If you’re like many entrepreneurs, then you understand the importance of having startup funding. Many of which wonder how to get startup funding with so many economic concerns and high interest rates after 2020. Well, the answer is actually pretty straight forward, but the process can get technical depending on how you source the funds. To put it simply, there is no “right” way to get startup funding. However, there are some important factors to consider when evaluating a loan or any kind of financing. Funding for startups is about finding the right people and the right markets. When both of those align, it is far easier to secure the funds that you need.
That being said, there’s a reason why so many startups fail. They are time consuming and quite costly depending on the industry. Let’s dive into the multiple stages of startup funding and how to find the right sources for startup capital.
The Stages Of A Startup
- Seed Funding
- Series A
- Series B
- Series C
- Series D
- Initial Public Offering
For those who aren’t familiar with these terms, don’t worry, we’re going to explain these technical terms.
This is a fairly self-explanatory phase of a startup. This is the portion of time that the startup business needs to become established and get off the ground. The primary issue lies in where the money comes from and whether the operation has enough support. If the business is run by one person and all of the funds are sourced from the individual’s own pocket, this phase can last an extended period of time. This is where many startups begin and end. Getting past this portion of a startup’s lifecycle is paramount! Sometimes this phase is shortened with fast startup capital, which is why most are looking for startup funding in the first place.
Seed Funding Phase
This is the phase many startups never get to. They never make enough progress and or receive enough capital to actually plant the “seed”. The seed is essentially the investor capital that they need to expand their operations. It is critical to note here that if a startup doesn’t have the plan, intention, or the scalability to turn into a business worth more than 50K, it is probably never going to get there. To build something worth this much, proper systems and a good team is needed. This is the pivotal moment where a business needs capital to expand into something bigger. But there is risk involved. The possibility of failing is still present, which means investors are going to be skeptical of lending money.
Series A Stage
This stage of funding is going to be more about long-term planning and goals than anything. Turning a wonderful idea into something profitable over an extended period can be lucrative. (This is also why business loan brokers are becoming so popular, they have connections to investors who would be interested in loaning money like this) Of course, a measure of a business’ success is also about the people involved. Having a good team or at least showing that competent people are involved in the project is crucial.
Series B Stage
This stage of startup funding is pretty straightforward. If a business makes it this far they have successfully established themselves in the eyes of investors. Many are more than eager to fund startups in this phase because the risk is far lower. This phase marks when a business is trying to innovate. This is the late stage for venture capital. Having the right connections is important since not every investor is going to qualify as a late venture capitalist.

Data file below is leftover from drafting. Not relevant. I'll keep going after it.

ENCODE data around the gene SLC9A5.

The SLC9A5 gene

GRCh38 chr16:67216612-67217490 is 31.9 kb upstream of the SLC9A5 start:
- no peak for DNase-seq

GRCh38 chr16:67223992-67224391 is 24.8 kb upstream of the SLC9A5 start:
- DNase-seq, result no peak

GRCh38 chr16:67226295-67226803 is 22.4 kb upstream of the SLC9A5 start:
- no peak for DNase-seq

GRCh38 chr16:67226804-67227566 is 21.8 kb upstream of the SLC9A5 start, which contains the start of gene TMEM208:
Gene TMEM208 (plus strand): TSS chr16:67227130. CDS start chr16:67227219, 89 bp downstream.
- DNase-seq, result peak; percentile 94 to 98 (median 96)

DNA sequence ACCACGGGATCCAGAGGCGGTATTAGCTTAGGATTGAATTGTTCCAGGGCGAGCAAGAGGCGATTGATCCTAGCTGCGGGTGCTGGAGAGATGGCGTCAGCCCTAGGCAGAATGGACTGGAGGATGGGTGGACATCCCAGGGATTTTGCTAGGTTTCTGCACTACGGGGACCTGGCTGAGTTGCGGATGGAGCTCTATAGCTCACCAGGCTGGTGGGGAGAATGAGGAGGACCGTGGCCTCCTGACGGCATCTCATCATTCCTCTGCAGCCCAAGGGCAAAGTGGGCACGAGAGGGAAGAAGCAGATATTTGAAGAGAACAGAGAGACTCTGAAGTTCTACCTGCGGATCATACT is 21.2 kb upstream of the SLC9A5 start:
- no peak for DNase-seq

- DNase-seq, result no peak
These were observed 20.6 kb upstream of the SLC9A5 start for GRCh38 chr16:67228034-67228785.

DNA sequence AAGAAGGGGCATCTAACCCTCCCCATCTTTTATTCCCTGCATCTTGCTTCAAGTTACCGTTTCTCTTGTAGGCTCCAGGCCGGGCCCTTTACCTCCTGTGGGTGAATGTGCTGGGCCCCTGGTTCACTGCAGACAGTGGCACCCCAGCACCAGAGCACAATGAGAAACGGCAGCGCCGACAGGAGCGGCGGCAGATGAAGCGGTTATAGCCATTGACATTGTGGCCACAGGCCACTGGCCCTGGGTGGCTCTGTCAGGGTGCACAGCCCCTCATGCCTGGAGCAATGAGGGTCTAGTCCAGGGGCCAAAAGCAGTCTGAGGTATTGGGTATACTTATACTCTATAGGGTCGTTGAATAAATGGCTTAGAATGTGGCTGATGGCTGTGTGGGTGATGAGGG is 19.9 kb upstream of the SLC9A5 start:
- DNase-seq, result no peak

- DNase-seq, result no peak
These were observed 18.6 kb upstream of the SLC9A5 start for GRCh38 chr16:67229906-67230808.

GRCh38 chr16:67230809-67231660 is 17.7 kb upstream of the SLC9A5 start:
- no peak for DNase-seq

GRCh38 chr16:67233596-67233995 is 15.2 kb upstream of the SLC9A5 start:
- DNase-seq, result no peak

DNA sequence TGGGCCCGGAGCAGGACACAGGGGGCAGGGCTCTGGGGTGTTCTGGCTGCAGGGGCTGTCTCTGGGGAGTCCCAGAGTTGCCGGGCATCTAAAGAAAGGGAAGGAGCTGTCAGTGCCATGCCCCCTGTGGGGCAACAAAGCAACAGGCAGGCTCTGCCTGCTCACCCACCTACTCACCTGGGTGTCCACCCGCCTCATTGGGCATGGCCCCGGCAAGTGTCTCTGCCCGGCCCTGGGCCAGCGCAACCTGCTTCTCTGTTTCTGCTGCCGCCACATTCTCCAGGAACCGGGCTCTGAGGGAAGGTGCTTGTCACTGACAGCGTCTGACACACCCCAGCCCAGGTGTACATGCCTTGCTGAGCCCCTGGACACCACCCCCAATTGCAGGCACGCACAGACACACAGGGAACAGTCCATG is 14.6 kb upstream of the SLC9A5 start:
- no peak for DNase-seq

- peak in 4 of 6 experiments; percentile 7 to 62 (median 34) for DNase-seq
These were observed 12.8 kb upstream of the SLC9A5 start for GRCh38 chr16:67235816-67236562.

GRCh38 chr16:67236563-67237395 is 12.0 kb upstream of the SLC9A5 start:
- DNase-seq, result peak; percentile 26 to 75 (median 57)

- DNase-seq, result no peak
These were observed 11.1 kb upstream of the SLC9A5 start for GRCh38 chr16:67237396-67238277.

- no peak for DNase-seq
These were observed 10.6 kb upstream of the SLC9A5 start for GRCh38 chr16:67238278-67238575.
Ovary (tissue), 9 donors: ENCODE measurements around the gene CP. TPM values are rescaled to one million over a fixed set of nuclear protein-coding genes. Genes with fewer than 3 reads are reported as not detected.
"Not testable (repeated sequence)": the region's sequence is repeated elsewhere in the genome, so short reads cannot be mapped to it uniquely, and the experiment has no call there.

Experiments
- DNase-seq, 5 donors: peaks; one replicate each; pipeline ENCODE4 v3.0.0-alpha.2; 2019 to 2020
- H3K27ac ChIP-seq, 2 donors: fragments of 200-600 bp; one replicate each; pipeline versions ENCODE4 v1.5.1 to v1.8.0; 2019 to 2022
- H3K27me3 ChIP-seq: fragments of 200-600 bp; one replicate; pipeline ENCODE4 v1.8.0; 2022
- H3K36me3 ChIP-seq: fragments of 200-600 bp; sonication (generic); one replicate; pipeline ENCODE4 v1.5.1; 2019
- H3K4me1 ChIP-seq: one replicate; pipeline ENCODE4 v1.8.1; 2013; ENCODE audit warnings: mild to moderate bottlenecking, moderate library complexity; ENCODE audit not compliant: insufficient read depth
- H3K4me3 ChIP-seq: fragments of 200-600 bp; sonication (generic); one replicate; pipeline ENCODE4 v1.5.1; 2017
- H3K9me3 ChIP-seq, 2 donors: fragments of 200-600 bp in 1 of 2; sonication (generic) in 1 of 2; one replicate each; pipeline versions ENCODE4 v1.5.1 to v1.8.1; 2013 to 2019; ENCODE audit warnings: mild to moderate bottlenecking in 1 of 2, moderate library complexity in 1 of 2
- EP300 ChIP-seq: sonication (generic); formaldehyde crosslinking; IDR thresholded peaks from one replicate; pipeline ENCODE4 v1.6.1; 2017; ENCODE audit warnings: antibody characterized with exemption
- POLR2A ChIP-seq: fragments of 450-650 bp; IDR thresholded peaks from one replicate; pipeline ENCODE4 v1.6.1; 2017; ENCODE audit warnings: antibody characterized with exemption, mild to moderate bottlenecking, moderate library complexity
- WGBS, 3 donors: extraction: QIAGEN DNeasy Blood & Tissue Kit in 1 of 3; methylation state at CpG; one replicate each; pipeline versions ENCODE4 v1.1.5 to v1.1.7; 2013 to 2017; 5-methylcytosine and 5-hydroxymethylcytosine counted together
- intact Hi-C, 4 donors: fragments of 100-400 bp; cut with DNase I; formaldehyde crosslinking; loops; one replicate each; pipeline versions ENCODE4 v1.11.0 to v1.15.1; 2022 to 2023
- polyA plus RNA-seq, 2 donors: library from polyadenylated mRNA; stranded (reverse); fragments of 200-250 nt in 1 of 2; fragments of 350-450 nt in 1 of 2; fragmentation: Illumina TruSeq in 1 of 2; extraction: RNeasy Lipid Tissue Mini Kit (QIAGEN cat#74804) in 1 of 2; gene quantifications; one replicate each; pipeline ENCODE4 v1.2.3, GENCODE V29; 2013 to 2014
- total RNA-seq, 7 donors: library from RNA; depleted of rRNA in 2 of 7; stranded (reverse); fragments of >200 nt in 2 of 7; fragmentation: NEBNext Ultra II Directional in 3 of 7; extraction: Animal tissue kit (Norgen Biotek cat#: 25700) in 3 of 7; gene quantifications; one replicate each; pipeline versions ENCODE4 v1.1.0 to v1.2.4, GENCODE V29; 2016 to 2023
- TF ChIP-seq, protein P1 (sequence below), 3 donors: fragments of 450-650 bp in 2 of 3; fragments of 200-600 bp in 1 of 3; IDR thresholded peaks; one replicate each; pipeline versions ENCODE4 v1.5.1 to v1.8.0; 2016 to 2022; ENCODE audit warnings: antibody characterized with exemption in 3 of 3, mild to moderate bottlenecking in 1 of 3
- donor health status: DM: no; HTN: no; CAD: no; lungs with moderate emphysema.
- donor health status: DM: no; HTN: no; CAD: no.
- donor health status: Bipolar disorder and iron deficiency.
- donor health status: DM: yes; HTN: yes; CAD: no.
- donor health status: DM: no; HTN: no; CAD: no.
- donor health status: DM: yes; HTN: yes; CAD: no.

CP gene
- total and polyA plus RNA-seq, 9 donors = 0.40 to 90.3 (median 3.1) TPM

Series C Stage
This stage marks a time when a business isn’t looking for funds to expand their successful operations and reach new markets. It is hardly a challenge to find investors who will support a startup in this phase. The success of this business is established, they have innovated, and their markets are profitable. This is still a speculative loan, but the chances of success are quite high, which makes this a desirable investment for most.
Series D Stage
The only reason a business needs to seek funding in this stage is for special circumstances to hit specific goals. An example might be for a merger. However, this stage only applies for a corporation that hasn’t gone public. Which brings us to the next and final stage.
Initial Public Offering (IPO)
The benefits of this stage can be extravagant. There’s obvious perks to having investors sinking money into owning a percentage of the company (which they pay a large sum to do). This is a fabulous way for a well-established business to raise capital and a large amount of it! There are actually several sub-phases to this stage. Besides the legal aspects of selling a percentage of ownership, there are technical aspects that must be worked out.
The following is usually needed:
- External public offering team.
- Detailed company history and projected future.
- Audit of the company’s finances. (This also creates an opinion of the public offering)
- Specific date for going public.
The benefits of an IPO are as follows:
- Massive amounts of funding can be generated through offerings.
- Before a company goes public, executives or valued employees can often be enticed to work by giving them stock in the company. When the company goes public, the stock could dramatically go up in value.
- Mergers are usually easier when the company goes public.
If you remember the following rules, then you will comprehend how to get startup funding much easier.
- A startup business with little background is considered “higher risk”.
- Forming valuable connections with investors can be time consuming, but highly rewarding.
- A loan broker can make every stage easier, though the real benefit comes from having someone to negotiate for you. They only get paid when the loan is issued.
- With every stage the business increases its credibility and has more opportunities.
Let us know if you have any questions and we’ll get back to you asap!